New Focus Joystick
The new joystick to adjust the focus point is nice and the rear wheel to check focus is very handy. There are a bunch of other new features and buttons that I’ll get into, but honestly, I don’t use most of that stuff. I keep my camera and my settings pretty simple.
New Sensor And Processor
I think the biggest improvement is the new sensor. 24MP, but more megapixels is a blessing and a curse. A curse in that the files are much bigger, and with the ability to set uncompressed RAW, you’ll find yourself eating through smaller SD cards much quicker. But they are a blessing for the obvious reasons, way more resolution. I like to crop! – and you can always just shoot compressed or JPEG.
All around the camera feels a bit more sleek, almost as though it’s taking some influence from the way Leica designs their cameras. I really like the new look and feel of the X100T.
They’ve also added the Acros film simulator and the grain control.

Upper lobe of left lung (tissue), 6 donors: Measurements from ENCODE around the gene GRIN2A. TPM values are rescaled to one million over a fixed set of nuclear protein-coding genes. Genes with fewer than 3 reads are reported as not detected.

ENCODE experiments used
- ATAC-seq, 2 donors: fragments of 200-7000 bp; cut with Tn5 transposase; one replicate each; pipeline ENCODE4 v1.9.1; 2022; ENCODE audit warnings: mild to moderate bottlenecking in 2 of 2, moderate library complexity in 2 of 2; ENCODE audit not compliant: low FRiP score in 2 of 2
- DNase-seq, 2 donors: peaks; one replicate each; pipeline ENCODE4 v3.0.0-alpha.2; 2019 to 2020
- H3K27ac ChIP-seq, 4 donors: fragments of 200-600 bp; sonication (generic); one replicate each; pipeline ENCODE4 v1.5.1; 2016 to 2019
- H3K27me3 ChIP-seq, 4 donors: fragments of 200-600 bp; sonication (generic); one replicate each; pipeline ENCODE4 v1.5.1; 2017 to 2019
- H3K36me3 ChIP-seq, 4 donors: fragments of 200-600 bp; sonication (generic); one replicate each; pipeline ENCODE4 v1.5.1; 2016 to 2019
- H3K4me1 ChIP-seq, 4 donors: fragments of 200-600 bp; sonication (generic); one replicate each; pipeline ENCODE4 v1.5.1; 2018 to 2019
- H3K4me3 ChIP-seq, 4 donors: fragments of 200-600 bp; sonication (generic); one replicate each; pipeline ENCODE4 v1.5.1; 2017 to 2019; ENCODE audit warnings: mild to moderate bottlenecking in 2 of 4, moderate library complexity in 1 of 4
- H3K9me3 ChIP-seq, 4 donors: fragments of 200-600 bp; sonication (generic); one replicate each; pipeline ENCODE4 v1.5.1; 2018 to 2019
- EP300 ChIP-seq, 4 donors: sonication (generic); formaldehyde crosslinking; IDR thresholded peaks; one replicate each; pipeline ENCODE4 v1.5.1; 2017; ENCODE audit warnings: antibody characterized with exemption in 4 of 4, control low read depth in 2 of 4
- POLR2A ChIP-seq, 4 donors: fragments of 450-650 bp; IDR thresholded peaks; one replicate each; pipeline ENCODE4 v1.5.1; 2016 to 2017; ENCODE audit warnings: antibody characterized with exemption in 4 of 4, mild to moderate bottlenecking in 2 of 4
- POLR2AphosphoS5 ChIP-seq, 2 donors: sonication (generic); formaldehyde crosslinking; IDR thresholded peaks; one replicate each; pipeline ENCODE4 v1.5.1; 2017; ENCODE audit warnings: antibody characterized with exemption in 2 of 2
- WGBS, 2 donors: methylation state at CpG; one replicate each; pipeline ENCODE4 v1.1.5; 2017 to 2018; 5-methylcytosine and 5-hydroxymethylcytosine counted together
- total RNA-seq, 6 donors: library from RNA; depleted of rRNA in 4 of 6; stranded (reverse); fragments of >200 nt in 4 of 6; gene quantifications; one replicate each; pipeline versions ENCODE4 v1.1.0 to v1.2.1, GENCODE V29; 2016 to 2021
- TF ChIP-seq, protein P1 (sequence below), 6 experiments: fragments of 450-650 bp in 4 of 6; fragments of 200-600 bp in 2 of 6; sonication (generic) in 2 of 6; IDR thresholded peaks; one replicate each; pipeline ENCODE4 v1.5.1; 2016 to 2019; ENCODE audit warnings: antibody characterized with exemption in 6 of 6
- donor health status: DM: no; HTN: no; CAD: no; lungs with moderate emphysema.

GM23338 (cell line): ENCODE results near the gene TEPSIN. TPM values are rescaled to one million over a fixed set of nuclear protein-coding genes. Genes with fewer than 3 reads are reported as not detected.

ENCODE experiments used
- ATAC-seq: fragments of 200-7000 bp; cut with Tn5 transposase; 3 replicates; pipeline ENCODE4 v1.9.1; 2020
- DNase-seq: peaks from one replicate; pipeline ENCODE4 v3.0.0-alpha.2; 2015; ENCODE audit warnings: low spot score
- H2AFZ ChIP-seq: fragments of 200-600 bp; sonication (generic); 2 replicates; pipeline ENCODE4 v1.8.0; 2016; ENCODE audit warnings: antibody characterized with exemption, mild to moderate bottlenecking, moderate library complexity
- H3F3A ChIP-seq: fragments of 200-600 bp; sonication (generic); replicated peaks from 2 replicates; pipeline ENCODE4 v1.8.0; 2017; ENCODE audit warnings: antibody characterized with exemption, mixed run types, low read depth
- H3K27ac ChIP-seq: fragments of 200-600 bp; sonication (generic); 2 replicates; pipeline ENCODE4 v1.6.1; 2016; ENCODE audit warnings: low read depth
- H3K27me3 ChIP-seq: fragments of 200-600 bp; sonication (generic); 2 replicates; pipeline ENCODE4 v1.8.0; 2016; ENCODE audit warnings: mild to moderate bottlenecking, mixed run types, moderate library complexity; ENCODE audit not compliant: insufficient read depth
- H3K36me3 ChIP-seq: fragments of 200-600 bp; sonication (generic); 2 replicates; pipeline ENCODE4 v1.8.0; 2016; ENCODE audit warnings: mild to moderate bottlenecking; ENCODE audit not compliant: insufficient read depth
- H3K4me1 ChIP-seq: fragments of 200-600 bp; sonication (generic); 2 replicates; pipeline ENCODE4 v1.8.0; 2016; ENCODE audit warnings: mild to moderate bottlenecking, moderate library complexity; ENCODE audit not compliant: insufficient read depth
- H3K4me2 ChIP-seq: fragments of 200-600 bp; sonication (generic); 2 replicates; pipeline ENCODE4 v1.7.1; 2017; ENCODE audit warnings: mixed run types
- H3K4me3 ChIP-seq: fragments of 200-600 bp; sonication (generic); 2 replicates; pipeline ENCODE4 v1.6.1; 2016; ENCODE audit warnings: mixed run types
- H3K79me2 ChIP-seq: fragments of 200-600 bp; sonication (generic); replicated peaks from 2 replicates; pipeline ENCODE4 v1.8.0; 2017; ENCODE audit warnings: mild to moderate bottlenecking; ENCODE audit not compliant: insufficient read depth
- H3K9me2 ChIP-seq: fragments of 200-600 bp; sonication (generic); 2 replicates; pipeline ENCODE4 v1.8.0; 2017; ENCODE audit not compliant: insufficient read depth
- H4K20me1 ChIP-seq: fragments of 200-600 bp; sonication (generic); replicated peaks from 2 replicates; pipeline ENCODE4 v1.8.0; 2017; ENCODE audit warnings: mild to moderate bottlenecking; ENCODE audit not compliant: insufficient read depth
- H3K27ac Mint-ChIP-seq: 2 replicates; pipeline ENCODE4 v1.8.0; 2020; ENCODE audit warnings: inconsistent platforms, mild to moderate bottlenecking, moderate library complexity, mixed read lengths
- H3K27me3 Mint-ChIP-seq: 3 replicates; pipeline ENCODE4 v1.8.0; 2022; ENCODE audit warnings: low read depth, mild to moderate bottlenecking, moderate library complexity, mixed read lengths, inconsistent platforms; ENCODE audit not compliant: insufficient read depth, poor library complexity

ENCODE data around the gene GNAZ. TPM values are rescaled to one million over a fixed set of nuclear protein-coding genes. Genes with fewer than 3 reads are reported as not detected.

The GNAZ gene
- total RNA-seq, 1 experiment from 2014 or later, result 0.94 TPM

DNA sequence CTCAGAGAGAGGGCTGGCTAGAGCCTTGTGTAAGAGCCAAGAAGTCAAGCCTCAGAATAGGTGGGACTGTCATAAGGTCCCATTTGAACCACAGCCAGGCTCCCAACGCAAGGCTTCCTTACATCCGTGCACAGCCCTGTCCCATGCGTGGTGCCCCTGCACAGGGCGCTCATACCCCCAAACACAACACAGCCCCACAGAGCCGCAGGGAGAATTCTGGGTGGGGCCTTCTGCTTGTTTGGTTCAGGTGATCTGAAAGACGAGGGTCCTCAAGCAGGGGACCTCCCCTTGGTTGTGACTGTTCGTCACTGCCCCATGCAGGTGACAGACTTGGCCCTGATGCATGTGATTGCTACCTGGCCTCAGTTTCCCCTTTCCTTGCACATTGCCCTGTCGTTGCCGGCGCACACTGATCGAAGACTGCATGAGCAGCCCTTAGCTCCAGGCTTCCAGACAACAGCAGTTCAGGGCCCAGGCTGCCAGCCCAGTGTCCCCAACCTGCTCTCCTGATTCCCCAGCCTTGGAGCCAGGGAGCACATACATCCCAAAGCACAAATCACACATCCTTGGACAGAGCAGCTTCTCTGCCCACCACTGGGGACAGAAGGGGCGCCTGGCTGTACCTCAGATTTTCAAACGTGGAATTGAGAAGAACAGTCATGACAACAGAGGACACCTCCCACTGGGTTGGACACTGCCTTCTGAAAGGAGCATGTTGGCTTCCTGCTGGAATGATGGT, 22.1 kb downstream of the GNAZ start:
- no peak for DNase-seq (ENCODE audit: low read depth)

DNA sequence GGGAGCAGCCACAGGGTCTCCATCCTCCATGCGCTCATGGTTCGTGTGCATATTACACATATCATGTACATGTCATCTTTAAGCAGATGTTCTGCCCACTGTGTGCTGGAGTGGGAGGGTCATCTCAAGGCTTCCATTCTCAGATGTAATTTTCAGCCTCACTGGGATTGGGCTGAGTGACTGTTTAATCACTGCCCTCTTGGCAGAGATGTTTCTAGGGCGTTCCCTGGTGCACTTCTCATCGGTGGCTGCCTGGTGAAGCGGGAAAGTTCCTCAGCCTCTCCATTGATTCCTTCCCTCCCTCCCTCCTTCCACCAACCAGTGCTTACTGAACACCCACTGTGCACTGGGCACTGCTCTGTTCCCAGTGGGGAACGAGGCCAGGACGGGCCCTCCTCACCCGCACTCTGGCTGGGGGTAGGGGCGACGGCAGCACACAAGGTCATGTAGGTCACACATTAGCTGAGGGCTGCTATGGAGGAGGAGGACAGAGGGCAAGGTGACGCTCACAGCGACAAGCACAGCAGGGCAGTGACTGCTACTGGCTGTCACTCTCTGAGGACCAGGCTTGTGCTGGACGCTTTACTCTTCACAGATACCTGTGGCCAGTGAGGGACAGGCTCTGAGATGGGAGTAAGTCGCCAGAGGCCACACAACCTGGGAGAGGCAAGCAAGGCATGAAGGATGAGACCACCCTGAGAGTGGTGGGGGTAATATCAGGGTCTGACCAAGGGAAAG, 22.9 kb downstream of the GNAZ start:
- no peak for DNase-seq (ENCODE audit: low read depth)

What’s The Same
This is the X100F not and X200 (F meaning Fourth). So the camera still shares the same overall design philosophy as the three previous models and Fujifilm has done a wonderful job of building onto what’s already there.
This means using the camera won’t feel foreign to X100 shooters. It still has the EVF / OVF with the switch to toggle them. Except now they’ve added the button on that switch to be a programmable function button.
The lens is the same, but honestly, lens design can’t be improved really, all they can do is change the coatings or tune the lens to exhibit different characteristics. They could make it bigger and faster, or smaller and slower, but I think most people would agree it’s kind of perfect.
Things That Bug Me
I really love this camera and there aren’t many things that bug me, but there are a few pet peeves I have.